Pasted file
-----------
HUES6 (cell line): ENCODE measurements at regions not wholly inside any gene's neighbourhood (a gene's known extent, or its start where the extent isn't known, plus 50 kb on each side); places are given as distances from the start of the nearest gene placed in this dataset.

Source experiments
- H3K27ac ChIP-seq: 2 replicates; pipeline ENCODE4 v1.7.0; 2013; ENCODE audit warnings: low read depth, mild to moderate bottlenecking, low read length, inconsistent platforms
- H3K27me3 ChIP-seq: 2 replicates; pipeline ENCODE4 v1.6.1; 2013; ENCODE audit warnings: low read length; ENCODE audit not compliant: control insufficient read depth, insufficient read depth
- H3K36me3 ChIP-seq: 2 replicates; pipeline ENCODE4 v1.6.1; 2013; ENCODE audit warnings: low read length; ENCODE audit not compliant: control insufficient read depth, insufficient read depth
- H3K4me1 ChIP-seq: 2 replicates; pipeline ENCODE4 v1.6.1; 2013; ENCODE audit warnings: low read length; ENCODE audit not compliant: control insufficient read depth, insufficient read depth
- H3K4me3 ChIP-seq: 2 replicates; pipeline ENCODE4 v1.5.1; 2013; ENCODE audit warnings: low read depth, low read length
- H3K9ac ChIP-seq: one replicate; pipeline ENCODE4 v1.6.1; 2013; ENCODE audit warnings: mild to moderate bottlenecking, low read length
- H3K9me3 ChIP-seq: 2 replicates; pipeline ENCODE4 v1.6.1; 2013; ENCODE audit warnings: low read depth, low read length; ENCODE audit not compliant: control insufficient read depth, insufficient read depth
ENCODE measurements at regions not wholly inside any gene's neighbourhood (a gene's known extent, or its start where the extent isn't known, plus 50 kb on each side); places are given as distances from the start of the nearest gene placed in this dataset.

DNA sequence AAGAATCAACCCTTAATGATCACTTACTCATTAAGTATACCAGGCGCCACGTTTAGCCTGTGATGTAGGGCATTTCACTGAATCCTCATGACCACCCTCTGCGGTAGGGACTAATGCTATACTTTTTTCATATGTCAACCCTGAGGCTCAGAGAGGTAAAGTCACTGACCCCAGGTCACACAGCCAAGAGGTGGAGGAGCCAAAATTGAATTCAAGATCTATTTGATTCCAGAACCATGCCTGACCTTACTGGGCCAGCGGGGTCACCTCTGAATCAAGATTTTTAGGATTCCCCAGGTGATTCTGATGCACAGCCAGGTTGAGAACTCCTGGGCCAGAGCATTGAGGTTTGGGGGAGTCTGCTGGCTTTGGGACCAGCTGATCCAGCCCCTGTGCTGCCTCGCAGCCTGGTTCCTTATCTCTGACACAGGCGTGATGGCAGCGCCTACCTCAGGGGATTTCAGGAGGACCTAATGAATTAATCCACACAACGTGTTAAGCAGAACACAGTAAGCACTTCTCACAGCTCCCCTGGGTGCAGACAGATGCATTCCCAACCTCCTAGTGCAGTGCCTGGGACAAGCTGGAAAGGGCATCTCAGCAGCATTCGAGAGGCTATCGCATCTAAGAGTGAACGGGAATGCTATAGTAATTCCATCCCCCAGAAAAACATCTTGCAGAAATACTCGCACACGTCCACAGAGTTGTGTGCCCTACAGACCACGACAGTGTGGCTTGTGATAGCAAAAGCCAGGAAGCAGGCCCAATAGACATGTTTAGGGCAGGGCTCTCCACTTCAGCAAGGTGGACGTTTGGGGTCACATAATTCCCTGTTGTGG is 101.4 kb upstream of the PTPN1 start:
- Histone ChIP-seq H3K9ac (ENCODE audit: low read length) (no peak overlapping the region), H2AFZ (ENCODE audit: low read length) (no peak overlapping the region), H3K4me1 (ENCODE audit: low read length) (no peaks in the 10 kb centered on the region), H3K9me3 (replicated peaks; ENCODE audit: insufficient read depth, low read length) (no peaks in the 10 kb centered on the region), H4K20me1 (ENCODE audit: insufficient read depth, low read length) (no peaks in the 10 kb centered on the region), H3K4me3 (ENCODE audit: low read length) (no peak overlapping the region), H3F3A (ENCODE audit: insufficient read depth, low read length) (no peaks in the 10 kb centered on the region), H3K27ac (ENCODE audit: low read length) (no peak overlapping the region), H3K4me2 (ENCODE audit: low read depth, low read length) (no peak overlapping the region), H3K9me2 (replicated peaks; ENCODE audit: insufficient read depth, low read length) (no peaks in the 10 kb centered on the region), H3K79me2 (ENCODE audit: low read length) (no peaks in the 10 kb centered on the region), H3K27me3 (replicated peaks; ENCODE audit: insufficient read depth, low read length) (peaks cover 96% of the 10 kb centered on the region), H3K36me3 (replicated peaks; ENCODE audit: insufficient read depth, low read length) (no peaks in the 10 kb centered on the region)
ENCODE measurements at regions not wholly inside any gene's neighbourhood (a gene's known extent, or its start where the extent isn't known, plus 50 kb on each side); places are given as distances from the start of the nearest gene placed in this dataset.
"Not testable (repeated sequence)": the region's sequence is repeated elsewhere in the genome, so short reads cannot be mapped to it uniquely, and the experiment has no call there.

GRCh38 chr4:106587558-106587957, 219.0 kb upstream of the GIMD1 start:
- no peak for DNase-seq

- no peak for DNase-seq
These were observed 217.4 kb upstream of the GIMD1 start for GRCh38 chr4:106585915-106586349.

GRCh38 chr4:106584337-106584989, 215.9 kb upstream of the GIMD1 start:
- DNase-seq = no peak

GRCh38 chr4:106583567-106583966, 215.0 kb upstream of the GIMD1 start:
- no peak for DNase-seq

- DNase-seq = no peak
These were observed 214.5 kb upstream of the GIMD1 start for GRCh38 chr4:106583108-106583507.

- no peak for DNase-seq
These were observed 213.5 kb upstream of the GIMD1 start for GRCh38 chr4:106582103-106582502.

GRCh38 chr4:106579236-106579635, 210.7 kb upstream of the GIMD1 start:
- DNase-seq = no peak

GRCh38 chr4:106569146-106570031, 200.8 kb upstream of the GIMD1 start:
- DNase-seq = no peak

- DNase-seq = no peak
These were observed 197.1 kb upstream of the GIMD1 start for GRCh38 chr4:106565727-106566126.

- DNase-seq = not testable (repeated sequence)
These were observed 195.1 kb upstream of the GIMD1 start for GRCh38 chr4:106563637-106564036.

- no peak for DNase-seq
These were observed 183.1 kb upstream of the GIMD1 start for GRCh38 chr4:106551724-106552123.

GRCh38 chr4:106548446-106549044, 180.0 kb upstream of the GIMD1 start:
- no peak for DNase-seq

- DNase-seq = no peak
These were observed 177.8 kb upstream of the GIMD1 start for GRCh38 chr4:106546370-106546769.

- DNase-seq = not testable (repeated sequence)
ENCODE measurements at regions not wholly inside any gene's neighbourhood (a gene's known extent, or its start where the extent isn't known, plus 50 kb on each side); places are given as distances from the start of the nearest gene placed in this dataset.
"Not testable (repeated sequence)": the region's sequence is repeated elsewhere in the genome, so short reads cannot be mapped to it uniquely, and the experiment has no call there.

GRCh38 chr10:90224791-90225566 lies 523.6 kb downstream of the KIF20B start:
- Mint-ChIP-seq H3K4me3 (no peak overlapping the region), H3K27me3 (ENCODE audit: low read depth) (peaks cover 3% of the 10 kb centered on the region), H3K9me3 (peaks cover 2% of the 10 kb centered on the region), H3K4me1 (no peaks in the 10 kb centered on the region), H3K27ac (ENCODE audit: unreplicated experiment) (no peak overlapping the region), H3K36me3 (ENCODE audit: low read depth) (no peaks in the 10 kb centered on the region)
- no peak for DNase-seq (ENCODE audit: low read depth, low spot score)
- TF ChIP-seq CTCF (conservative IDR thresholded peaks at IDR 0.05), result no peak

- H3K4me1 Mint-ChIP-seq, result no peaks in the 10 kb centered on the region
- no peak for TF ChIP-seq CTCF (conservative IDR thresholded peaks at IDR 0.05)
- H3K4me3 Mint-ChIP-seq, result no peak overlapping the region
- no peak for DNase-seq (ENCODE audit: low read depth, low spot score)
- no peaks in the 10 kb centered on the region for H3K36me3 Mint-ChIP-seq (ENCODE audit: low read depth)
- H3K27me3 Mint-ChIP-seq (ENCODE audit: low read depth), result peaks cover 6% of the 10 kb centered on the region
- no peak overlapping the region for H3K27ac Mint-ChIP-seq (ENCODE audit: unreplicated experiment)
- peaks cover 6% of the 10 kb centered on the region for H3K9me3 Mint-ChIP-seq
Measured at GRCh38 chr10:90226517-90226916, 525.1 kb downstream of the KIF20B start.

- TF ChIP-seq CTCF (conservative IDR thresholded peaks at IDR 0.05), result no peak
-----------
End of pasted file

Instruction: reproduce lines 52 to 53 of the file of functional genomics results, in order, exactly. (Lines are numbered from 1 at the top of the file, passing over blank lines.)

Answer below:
- no peaks in the 10 kb centered on the region for H3K36me3 Mint-ChIP-seq (ENCODE audit: low read depth)
- H3K27me3 Mint-ChIP-seq (ENCODE audit: low read depth), result peaks cover 6% of the 10 kb centered on the region